{
    const char *p = s;
    int neg = 0, val = 0;

    while ((*p == '\n') || (*p == '\t') || (*p == ' ') ||
           (*p == '\f') || (*p == '\r') || (*p == '\v')) {
        p++;
    }
    if ((*p == '-') || (*p == '+')) {
        if (*p == '-') {
            neg = 1;
        }
        p++;
    }
    while (*p >= '0' && *p <= '9') {
        if (neg) {
            val = (10 * val) - (*p - '0');
        } else {
            val = (10 * val) + (*p - '0');
        }
        p++;
    }
    return val;
}
  • Corner case UB with int128_MIN. The usual UB is acceptable, but still UB. – chux - Reinstate Monica Aug 10 '17 at 17:25
  • 1
    @chux Good catch. Revised to handle int128_MIN. – dbush Aug 10 '17 at 17:36
  • @chqrlie Thanks. Added that as well. – dbush Aug 10 '17 at 18:11
  • @dbush: isspace((unsigned char)*p) would be more efficient than a pack if 6 tests. – chqrlie Aug 10 '17 at 18:15
3

is there any way for me to make this code work?

"What about implementing your own atoint128_t ?" @Marian


It is not to hard to roll your own atoint128_t().

Points to consider.

  1. There is 0 or 1 more representable negative value than positive values. Accumulating the value using negative numbers provides more range.

  2. Overflow is not defined for atoi(). Perhaps provide a capped value and set errno? Detecting potential OF prevents UB.

  3. __int128_t constants need careful code to form correctly.

  4. How to handle unusual input? atoi() is fairly loose and made sense years ago for speed/size, yet less UB is usually desired these days. Candidate cases: "", " ", "-", "z", "+123", "999..many...999", "the min int128", "locale_specific_space" + " 123" or even non-string NULL.

  5. Code to do atoi() and atoint128_t() need only vary on the type, range, and names. The algorithm is the same.

    #if 1
      #define int_t __int128_t
      #define int_MAX (((__int128_t)0x7FFFFFFFFFFFFFFF << 64) + 0xFFFFFFFFFFFFFFFF)
      #define int_MIN (-1 - int_MAX)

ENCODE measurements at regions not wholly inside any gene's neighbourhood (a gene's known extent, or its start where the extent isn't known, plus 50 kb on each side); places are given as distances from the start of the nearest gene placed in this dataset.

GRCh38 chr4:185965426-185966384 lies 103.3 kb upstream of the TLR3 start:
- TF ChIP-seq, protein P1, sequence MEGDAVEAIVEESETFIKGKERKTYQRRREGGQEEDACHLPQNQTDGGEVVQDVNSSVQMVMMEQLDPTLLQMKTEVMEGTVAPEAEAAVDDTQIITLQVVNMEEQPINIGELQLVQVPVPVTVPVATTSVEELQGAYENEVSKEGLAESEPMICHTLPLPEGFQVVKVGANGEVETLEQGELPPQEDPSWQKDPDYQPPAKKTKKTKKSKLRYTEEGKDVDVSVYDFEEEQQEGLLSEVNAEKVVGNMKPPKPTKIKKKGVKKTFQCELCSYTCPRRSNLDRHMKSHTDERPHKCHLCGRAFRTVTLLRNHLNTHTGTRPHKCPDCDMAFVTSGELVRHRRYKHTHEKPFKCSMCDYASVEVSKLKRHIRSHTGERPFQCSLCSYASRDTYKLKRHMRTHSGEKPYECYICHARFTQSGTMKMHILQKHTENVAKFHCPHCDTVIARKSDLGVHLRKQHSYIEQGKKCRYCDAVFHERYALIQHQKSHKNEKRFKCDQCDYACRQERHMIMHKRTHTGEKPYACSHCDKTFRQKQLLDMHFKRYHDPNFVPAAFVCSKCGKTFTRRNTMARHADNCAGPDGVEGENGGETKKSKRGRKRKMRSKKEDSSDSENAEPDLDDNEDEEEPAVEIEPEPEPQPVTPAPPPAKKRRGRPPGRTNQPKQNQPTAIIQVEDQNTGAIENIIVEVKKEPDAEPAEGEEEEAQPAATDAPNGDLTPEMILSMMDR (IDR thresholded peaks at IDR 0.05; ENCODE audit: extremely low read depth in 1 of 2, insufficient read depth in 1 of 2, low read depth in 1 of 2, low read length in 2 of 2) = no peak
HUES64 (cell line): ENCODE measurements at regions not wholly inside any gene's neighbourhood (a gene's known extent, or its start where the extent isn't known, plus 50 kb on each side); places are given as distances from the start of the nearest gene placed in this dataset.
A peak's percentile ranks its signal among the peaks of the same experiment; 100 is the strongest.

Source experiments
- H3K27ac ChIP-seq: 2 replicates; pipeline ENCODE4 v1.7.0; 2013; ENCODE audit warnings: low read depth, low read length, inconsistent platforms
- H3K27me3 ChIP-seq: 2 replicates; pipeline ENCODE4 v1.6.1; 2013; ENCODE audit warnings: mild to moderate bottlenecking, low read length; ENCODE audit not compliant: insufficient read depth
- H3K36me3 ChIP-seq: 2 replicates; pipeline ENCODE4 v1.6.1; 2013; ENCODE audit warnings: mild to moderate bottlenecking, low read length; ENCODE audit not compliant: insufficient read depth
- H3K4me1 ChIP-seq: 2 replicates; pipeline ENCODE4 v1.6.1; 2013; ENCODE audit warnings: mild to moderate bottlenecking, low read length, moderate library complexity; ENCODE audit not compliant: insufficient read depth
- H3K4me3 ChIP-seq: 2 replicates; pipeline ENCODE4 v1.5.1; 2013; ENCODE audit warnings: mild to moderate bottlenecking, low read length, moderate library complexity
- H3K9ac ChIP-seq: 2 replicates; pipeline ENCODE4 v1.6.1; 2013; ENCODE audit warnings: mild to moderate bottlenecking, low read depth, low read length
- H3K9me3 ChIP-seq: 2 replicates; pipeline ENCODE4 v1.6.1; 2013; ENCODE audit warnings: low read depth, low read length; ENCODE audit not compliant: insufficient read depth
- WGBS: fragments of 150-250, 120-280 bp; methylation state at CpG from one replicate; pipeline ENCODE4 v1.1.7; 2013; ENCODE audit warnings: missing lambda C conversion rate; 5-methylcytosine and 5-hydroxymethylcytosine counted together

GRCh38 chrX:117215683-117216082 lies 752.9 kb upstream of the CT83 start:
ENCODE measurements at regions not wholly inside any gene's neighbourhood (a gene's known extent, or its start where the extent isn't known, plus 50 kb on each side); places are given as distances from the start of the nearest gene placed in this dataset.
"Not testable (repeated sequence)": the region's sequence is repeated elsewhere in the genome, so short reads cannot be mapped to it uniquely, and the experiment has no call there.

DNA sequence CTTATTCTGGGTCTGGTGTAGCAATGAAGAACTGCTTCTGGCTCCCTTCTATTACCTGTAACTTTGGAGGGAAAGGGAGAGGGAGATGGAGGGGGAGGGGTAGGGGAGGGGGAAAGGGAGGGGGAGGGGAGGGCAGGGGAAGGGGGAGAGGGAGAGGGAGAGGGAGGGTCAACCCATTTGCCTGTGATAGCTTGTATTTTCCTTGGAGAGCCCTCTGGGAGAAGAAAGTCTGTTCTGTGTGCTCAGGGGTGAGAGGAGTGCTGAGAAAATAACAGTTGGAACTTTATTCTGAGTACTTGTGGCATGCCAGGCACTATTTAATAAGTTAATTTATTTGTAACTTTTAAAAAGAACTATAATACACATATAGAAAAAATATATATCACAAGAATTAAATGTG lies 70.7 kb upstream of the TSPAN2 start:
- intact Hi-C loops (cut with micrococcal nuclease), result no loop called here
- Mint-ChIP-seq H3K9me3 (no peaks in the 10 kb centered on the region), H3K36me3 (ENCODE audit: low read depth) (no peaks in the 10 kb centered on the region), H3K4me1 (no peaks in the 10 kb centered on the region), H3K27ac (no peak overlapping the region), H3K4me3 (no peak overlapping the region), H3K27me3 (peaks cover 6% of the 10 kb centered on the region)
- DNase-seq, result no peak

#define int_atoi atoint128_t
    #else
      #define int_t int
      #define int_MAX INT_MAX
      #define int_MIN INT_MIN
      #define int_atoi int_atoi
    #endif
    

Sample code: Tailor as needed. Relies on C99 or later negative/positive and % functionality.

int_t int_atoi(const char *s) {
  if (s == NULL) {  // could omit this test
    errno = EINVAL;
    return 0;
  }
  while (isspace((unsigned char ) *s)) {  // skip same leading white space like atoi()
    s++;
  }
  char sign = *s;  // remember if the sign was `-` for later
  if (sign == '-' || sign == '+') {
    s++;
  }

  int_t sum = 0;
  while (isdigit((unsigned char)*s)) {
    int digit = *s - '0';
    if ((sum > int_MIN/10) || (sum == int_MIN/10 && digit <= -(int_MIN%10))) {
      sum = sum * 10 - digit;  // accumulate on the - side
    } else {
      sum = int_MIN;
      errno = ERANGE;
      break; // overflow
    }
    s++;
  }

  if (sign != '-') {
    if (sum < -int_MAX) {
      sum = int_MAX;
      errno = ERANGE;
    } else {
      sum = -sum;  // Make positive
    }
  }

  return sum;
}

As @Lundin commented about the lack of overflow detection, etc. Modeling the string-->int128 after strtol() is a better idea.

For simplicity, consider __128_t strto__128_base10(const char *s, char *endptr);

This answer all ready handles overflow and flags errno like strtol(). Just need a few changes:

  bool digit_found = false;
  while (isdigit((unsigned char)*s)) { 
    digit_found = true;  

      // delete the `break` 
      // On overflow, continue looping to get to the end of the digits.
      // break;


  // after the `while()` loop:
  if (!digit_found) {  // optional test
    errno = EINVAL;
  }
  if (endptr) {
    *endptr = digit_found ? s : original_s;
  }

A full long int strtol(const char *nptr, char **endptr, int base); like functionality would also handle other bases with special code when base is 0 or 16. @chqrlie

2

The C Standard does not mandate support for 128-bit integers.

Yet they are commonly supported by modern compilers: both gcc and clang support the types __int128_t and __uint128_t, but surprisingly still keep intmax_t and uintmax_t limited to 64 bits.

Beyond the basic arithmetic operators, there is not much support for these large integers, especially in the C library: no scanf() or printf() conversion specifiers, etc.

Here is an implementation of strtoi128(), strtou128() and atoi128() that is consistent with the C Standard's atoi(), strtol() and strtoul() specifications.